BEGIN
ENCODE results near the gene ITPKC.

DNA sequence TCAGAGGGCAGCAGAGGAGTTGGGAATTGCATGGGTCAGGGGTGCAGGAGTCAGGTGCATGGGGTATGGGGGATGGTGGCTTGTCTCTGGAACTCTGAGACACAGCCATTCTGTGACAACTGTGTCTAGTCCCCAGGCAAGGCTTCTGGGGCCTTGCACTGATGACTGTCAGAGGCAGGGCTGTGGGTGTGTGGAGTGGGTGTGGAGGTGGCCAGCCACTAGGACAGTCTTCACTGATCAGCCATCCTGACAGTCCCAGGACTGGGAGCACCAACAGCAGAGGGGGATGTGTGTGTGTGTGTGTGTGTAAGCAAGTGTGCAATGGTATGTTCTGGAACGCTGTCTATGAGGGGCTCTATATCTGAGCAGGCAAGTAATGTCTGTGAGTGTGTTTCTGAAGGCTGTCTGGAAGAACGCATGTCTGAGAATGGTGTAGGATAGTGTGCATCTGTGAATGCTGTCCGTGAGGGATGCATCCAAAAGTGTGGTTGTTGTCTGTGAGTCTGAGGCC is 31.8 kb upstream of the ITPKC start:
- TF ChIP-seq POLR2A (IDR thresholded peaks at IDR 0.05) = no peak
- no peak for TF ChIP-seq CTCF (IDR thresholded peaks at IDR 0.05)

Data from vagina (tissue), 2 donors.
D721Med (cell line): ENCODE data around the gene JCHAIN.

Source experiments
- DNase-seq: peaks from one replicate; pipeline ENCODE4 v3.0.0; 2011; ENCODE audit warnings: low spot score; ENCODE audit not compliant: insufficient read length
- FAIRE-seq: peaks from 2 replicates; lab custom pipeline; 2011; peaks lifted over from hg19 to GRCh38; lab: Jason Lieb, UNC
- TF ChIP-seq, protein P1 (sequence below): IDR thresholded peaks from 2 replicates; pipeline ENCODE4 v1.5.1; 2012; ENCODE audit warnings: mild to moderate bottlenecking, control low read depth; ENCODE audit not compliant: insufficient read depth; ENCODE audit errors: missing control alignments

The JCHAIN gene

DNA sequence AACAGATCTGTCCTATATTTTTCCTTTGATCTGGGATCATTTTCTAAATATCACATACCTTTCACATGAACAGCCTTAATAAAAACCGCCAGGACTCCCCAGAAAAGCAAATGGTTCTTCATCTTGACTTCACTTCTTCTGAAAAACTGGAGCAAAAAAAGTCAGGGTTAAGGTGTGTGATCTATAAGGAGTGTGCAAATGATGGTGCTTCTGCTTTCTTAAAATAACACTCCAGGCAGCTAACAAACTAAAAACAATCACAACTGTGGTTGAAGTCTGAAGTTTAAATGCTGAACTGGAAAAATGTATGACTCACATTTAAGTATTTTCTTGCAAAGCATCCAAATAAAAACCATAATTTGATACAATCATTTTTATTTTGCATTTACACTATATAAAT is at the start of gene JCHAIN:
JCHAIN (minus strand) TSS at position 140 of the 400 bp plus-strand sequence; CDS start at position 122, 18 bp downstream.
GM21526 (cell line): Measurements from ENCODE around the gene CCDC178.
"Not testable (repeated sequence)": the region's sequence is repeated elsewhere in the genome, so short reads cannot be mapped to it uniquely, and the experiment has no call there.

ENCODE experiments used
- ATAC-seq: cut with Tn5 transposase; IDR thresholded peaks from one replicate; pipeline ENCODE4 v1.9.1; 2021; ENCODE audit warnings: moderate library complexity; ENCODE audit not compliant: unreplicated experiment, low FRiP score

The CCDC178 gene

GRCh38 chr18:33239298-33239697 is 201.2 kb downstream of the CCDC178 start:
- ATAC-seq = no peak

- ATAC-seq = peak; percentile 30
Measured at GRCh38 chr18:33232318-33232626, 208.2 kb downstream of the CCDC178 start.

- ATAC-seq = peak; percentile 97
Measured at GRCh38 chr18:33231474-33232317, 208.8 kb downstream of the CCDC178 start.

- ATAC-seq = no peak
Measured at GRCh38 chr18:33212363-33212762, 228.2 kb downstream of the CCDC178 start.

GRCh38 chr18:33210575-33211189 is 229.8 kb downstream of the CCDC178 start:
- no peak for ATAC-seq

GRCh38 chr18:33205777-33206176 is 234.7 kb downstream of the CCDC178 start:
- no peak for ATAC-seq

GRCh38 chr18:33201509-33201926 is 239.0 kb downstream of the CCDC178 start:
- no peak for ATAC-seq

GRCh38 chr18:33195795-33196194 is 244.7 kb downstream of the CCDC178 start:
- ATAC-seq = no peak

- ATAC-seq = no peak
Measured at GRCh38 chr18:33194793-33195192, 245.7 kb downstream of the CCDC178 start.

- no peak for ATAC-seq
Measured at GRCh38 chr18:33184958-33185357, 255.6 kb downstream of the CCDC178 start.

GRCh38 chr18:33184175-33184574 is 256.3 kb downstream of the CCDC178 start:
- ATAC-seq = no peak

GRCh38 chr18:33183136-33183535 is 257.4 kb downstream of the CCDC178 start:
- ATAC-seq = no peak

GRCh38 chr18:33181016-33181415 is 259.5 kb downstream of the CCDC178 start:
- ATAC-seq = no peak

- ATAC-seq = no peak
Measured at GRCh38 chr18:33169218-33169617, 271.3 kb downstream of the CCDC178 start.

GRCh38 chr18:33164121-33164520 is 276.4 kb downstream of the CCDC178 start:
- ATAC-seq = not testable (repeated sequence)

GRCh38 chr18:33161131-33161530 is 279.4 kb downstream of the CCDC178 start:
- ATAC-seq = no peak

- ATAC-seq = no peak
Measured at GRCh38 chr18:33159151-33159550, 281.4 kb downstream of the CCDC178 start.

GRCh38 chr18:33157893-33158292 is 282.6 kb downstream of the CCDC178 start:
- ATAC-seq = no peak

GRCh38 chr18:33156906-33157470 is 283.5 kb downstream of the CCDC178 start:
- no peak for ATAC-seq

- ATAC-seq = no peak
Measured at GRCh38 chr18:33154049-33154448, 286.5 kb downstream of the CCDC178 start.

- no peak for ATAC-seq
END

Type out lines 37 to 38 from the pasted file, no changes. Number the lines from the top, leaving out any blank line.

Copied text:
- no peak for ATAC-seq
Measured at GRCh38 chr18:33184958-33185357, 255.6 kb downstream of the CCDC178 start.